What did you study in college? Would you recommend that to your high school self? Why or why not?When I was entering college I was bound and determined to be an elementary school teacher, with certification for deaf ed. I wanted to eventually teach in a school for the deaf. Seriously. (Why I wanted to do that is a whole other story that I won't go into now. Besides, it's not all that interesting.)
The first year for any college student is primarily general ed, so that is what I took at The University of Tennessee. In a nutshell, I was pretty homesick, so I went home and transferred to the University of Northern Colorado. I had every intention of continuing to study elementary education and then figure out the 'deaf ed' part later but fate, or whatever, had a different plan.
At the time, all education majors had to take ED 101, which was an introduction to all levels of education. As part of the class, we had to do 4 observations: 1 in primary, 1 in upper elementary, 1 in middle school, and 1 in high school. I don't really remember the order that I did them but distinctly remember my feelings after sitting in a first grade classroom: OH HELL NO. I also remember being in the middle school class and realizing that age was perfect for me. Thus, I changed my major to Middle School Education.
(Side note: My graduating class would have been the last class to even be able to major in Middle School Ed. which I don't totally agree with. Kids from 5-9th grade have such a unique set of circumstances to deal with that I think that it takes a uniquely gifted and educated person to be effective for this age group. But I digress.)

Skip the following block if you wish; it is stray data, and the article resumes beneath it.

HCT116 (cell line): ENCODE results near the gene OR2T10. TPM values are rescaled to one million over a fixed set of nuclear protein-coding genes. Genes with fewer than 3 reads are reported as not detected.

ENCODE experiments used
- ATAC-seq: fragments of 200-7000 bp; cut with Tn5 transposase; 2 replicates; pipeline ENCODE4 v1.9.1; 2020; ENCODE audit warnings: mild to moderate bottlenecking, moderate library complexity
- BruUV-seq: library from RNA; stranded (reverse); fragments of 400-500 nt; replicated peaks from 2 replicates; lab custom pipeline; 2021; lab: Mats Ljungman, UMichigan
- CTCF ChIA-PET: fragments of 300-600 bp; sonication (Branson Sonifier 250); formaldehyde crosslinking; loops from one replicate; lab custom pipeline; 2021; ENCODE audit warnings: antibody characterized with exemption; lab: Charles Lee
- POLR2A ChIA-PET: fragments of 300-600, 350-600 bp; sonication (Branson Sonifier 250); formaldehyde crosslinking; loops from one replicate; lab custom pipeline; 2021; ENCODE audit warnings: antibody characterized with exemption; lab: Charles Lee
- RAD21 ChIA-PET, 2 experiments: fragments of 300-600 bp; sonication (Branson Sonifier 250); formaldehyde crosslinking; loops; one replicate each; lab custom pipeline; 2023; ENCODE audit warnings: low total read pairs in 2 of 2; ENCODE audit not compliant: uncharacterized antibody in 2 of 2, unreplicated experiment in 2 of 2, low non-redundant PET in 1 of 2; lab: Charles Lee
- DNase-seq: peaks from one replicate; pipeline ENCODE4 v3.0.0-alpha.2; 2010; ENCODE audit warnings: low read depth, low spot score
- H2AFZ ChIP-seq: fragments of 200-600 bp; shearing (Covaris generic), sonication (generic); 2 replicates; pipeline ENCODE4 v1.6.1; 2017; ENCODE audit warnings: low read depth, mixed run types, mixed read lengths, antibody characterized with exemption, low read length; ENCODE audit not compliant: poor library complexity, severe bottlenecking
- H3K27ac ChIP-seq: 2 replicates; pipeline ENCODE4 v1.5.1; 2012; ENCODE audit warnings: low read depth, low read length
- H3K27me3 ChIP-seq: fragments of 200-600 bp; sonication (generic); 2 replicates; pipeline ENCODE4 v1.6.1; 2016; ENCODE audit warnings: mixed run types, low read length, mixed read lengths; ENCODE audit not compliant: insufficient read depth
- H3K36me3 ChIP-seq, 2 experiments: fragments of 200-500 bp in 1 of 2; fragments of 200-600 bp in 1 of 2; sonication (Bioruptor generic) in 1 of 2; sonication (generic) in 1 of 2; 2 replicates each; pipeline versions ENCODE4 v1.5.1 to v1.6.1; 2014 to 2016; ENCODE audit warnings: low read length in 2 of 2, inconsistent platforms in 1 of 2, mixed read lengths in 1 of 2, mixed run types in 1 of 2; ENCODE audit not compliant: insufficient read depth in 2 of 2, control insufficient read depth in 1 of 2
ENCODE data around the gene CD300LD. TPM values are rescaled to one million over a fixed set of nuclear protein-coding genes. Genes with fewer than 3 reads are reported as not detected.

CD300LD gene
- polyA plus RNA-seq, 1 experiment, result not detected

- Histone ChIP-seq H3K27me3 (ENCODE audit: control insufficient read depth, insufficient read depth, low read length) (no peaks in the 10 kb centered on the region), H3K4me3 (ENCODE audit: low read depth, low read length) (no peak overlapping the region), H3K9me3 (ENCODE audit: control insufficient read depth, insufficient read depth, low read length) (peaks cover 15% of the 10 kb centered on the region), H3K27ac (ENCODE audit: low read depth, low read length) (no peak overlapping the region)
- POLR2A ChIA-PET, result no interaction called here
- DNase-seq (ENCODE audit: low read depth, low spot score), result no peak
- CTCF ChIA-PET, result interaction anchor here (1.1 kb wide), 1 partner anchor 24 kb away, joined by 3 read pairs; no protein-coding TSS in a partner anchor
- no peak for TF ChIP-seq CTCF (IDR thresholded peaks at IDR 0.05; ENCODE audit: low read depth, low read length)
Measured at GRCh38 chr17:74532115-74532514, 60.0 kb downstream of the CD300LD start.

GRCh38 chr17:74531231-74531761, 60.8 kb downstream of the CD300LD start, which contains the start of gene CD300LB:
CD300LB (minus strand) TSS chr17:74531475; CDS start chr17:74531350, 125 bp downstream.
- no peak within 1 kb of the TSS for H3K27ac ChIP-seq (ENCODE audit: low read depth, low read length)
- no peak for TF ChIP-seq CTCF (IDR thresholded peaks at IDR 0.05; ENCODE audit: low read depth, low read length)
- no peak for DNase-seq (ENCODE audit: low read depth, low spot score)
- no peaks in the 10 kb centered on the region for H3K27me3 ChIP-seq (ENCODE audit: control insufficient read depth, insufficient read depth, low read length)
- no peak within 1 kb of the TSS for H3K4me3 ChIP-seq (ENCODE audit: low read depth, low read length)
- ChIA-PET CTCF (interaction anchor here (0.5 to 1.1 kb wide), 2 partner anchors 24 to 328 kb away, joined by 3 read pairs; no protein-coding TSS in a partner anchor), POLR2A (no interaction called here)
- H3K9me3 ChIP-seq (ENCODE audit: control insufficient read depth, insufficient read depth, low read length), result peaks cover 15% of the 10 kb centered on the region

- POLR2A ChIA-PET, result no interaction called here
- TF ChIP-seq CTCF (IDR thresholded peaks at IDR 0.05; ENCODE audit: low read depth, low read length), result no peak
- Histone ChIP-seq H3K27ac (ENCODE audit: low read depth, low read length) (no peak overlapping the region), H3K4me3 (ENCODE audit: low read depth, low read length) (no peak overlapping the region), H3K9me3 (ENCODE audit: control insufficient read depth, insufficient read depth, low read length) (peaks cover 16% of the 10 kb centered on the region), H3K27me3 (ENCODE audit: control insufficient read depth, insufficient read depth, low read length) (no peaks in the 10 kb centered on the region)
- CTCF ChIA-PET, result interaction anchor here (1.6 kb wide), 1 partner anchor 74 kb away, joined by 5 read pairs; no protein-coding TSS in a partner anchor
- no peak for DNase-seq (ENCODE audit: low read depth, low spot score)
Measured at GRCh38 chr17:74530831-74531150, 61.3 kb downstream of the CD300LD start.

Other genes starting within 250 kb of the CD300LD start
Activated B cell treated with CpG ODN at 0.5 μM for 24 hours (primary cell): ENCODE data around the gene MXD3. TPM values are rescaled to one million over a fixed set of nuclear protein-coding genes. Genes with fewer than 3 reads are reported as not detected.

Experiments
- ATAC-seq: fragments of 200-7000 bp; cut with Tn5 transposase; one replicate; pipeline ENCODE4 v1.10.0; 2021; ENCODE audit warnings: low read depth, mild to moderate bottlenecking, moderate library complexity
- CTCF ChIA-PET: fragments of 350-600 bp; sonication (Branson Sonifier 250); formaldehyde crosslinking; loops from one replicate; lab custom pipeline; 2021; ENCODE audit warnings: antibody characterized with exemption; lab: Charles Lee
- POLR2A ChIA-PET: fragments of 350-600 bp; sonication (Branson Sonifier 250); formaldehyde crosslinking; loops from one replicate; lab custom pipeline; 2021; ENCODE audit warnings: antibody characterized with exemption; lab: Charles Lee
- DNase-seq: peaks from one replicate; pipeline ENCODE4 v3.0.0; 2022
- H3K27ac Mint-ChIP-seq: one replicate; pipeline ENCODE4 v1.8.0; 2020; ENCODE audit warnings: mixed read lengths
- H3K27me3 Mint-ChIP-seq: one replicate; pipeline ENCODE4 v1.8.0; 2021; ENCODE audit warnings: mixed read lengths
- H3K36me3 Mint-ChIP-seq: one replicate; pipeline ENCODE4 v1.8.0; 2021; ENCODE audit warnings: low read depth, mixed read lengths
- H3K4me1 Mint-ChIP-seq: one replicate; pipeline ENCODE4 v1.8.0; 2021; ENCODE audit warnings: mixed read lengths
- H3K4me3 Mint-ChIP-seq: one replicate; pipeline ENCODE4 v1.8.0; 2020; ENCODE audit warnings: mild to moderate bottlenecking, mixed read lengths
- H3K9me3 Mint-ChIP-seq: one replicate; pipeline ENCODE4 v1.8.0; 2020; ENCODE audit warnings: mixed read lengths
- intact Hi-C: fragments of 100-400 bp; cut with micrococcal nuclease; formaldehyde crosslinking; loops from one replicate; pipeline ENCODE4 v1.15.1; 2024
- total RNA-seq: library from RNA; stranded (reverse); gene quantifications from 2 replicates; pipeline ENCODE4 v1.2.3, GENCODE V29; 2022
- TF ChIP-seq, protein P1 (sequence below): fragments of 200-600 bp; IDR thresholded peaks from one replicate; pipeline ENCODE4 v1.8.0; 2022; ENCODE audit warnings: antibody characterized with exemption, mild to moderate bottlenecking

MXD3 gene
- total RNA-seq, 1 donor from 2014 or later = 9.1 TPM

So over the next couple of years I did a few Ed classes and also took English and History classes, since that's what I wanted to teach. At the end of my junior year I went in to get a grad check and found out that it was going to take me 3 MORE YEARS to graduate. Thus, my second OH HELL NO moment of college. I then had my advisor run the grad check with an English major/History minor, and lo and behold I would only need 2 more years to get that one. Yep, I took the easy(er) way out. And, yes, if you're doing the math, I was on the 5 year plan.
Would I recommend this entire scenario to my high school self? No. However, knowing what I know now, getting out of education was the best decision I've ever made that I didn't plan at all. Saying that, though, who really knows at 18 what they really want to do with their whole life? Yes, there are a few, like my dad knowing around 3 that he wanted to fly, and my darling Headless Girl that decided at 7 that she wanted to be a doctor, but most of us don't come to those decisions until much later in college, if at all, and many people have a job/career dropped in our laps and we just take it and run with it. I am disgusted with the education system in general. (Don't get me wrong, I love the school and my boy's teachers.) I think that the standards and benchmarks for students are out of whack, I think that the 'business' of education in our states has gotten way out of hand, and I know that it has got to change drastically if we are going to effectively educate our children. /soapbox
I do think that my degree was a good decision. What it has given me over my adult life is: knowing what dedication and persistence is, I am able to express myself clearly in writing, and I'm the most kick ass helper when it comes to my kids language arts homework, among other things. (Like 3rd graders having to write 5 paragraph essays. What's up with that?)
So Carmen, did I cover everything? ;-)
Also, if you would like to still ask a question, leave it in the comments of Riddle Me This... Thanks!